It’s always struck me as a remarkable anomaly in the history of thought that it took until the 1930s for the idea of universal computation to emerge. And I’ve often wondered if lurking in the writings of Leibniz there might be an early version of universal computation—maybe even a diagram that we could now interpret as a system like a Turing machine. But with more exposure to Leibniz, it’s become clearer to me why that’s probably not the case.
One big piece, I suspect, is that he didn’t take discrete systems quite seriously enough. He referred to results in combinatorics as “self-evident”, presumably because he considered them directly verifiable by methods like arithmetic. And it was only “geometrical”, or continuous, mathematics that he felt needed to have a calculus developed for it. In describing things like properties of curves, Leibniz came up with something like continuous functions. But he never seems to have applied the idea of functions to discrete mathematics—which might for example have led him to think about universal elements for building up functions.
Leibniz recognized the success of his infinitesimal calculus, and was keen to come up with similar “calculi” for other things. And in another “near miss” with universal computation, Leibniz had the idea of encoding logical properties using numbers. He thought about associating every possible attribute of a thing with a different prime number, then characterizing the thing by the product of the primes for its attributes—and then representing logical inference by arithmetic operations. But he only considered static attributes—and never got to an idea like Gödel numbering where operations are also encoded in numbers.
But even though Leibniz did not get to the idea of universal computation, he did understand the notion that computation is in a sense mechanical. And indeed quite early in life he seems to have resolved to build an actual mechanical calculator for doing arithmetic. Perhaps in part it was because he wanted to use it himself (always a good reason to build a piece of technology!). For despite his prowess at algebra and the like, his papers are charmingly full of basic (and sometimes incorrect) school-level arithmetic calculations written out in the margin—and now preserved for posterity:
There were scattered examples of mechanical calculators being built in Leibniz’s time, and when he was in Paris, Leibniz no doubt saw the addition calculator that had been built by Blaise Pascal in 1642. But Leibniz resolved to make a “universal” calculator, that could for the first time do all four basic functions of arithmetic with a single machine. And he wanted to give it a simple “user interface”, where one would for example turn a handle one way for multiplication, and the opposite way for division.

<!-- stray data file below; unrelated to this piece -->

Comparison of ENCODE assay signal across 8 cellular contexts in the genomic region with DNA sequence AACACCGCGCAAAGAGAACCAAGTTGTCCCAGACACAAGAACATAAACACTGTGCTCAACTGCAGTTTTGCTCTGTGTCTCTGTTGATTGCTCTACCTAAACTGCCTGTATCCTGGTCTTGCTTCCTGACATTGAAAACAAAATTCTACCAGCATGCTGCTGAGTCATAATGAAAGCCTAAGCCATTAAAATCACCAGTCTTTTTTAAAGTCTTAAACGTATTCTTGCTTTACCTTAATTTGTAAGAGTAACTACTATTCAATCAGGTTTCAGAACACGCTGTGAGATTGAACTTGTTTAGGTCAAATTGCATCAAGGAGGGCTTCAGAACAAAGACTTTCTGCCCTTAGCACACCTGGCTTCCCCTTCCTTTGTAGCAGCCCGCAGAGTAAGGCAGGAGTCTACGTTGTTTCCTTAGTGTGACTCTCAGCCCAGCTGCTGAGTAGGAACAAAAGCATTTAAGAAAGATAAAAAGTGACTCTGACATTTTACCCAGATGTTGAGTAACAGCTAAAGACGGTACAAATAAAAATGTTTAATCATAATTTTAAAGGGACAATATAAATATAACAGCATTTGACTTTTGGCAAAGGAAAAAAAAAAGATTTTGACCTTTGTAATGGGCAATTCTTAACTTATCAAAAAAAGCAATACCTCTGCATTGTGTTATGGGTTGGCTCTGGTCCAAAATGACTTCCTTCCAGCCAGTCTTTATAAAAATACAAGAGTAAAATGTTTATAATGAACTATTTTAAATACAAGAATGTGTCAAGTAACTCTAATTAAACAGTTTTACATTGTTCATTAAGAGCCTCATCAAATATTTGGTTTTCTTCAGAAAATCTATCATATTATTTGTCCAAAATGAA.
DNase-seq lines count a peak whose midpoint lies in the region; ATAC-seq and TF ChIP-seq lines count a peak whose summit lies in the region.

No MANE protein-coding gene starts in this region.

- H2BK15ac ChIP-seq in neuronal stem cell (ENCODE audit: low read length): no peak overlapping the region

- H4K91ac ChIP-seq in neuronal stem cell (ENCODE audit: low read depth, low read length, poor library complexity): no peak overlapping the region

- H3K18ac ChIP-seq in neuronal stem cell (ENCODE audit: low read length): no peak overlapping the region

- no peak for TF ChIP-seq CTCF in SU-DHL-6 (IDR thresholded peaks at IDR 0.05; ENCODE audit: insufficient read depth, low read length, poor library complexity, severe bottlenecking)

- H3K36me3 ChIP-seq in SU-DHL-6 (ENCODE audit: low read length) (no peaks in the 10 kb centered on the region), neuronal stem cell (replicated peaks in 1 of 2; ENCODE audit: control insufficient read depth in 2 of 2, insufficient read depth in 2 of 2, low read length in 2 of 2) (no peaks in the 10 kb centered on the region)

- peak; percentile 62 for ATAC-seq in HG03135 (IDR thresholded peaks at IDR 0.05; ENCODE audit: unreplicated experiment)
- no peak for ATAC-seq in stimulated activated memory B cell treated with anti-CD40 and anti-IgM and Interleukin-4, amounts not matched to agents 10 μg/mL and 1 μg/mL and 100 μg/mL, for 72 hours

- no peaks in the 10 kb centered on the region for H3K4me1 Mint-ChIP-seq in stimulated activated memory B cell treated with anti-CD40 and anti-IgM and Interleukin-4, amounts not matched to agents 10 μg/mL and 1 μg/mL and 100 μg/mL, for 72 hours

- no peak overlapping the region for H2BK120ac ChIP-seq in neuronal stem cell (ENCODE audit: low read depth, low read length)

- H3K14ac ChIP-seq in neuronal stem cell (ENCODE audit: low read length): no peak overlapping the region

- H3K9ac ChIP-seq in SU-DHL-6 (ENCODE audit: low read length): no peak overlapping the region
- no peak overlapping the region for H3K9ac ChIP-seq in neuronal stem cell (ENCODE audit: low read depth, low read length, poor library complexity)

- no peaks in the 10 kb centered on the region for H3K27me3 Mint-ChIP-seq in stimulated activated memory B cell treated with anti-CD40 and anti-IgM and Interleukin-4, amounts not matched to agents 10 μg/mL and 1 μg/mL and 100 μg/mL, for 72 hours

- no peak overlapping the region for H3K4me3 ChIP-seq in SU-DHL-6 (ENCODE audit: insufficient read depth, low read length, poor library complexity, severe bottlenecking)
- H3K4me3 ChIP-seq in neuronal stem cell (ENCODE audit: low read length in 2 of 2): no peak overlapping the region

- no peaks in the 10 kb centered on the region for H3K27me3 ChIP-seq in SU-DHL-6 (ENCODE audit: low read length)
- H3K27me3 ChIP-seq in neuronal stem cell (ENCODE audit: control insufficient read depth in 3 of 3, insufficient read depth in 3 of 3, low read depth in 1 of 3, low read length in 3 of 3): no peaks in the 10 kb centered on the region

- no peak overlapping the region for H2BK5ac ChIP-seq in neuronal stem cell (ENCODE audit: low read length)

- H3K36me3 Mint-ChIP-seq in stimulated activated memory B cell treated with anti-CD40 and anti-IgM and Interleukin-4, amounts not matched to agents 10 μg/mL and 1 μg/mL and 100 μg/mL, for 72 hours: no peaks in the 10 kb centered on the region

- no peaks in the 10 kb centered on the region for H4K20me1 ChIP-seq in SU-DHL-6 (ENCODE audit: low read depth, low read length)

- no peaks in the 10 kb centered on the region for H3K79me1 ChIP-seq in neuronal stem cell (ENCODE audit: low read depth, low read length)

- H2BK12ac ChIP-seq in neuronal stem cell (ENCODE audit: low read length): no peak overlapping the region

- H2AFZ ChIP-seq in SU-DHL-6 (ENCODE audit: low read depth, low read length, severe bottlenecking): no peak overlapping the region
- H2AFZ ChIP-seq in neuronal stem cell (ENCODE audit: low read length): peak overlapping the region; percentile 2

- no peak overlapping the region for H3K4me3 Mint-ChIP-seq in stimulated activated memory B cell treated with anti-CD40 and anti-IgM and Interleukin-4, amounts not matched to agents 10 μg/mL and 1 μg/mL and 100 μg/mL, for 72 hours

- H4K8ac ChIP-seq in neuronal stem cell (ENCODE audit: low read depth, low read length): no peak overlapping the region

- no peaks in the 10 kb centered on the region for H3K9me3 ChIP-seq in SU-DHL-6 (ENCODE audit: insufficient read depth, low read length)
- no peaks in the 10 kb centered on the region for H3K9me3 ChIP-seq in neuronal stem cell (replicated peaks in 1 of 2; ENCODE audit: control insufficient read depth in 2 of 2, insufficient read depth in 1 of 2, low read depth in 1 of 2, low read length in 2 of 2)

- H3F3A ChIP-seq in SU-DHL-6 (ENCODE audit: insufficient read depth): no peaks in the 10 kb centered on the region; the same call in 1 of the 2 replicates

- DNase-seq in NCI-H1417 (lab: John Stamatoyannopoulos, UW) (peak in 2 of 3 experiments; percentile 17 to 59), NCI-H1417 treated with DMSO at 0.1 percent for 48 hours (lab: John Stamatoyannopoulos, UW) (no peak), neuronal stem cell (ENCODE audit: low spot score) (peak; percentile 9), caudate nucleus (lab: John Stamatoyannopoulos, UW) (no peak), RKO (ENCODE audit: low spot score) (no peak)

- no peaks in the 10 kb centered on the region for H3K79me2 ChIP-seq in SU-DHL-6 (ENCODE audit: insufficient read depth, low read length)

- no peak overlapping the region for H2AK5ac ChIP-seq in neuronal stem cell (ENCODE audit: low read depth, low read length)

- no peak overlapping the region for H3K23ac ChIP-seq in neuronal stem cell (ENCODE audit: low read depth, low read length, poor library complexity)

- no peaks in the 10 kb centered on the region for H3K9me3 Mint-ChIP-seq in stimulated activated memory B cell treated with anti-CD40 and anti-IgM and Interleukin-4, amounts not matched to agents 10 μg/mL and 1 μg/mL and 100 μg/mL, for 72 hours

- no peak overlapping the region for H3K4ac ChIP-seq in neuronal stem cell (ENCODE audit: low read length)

In Leibniz’s papers there are all sorts of diagrams about how the machine should work:
Leibniz imagined that his calculator would be of great practical utility—and indeed he seems to have hoped that he would be able to turn it into a successful business. But in practice, Leibniz struggled to get the calculator to work at all reliably. For like other mechanical calculators of its time, it was basically a glorified odometer. And just like in Charles Babbage’s machines nearly 200 years later, it was mechanically difficult to make many wheels move at once when a cascade of carries occurred.
Leibniz at first had a wooden prototype of his machine built, intended to handle just 3 or 4 digits. But when he demoed this to people like Robert Hooke during a visit to London in 1673 it didn’t go very well. But he kept on thinking he’d figured everything out—for example in 1679 writing (in French) of the “last correction to the arithmetic machine”:
Notes from 1682 suggest that there were more problems, however:
But Leibniz had plans drafted up from his notes—and contracted an engineer to build a brass version with more digits:
It’s fun to see Leibniz’s “marketing material” for the machine:
As well as parts of the “manual” (with 365×24 as a “worked example”):
Complete with detailed usage diagrams: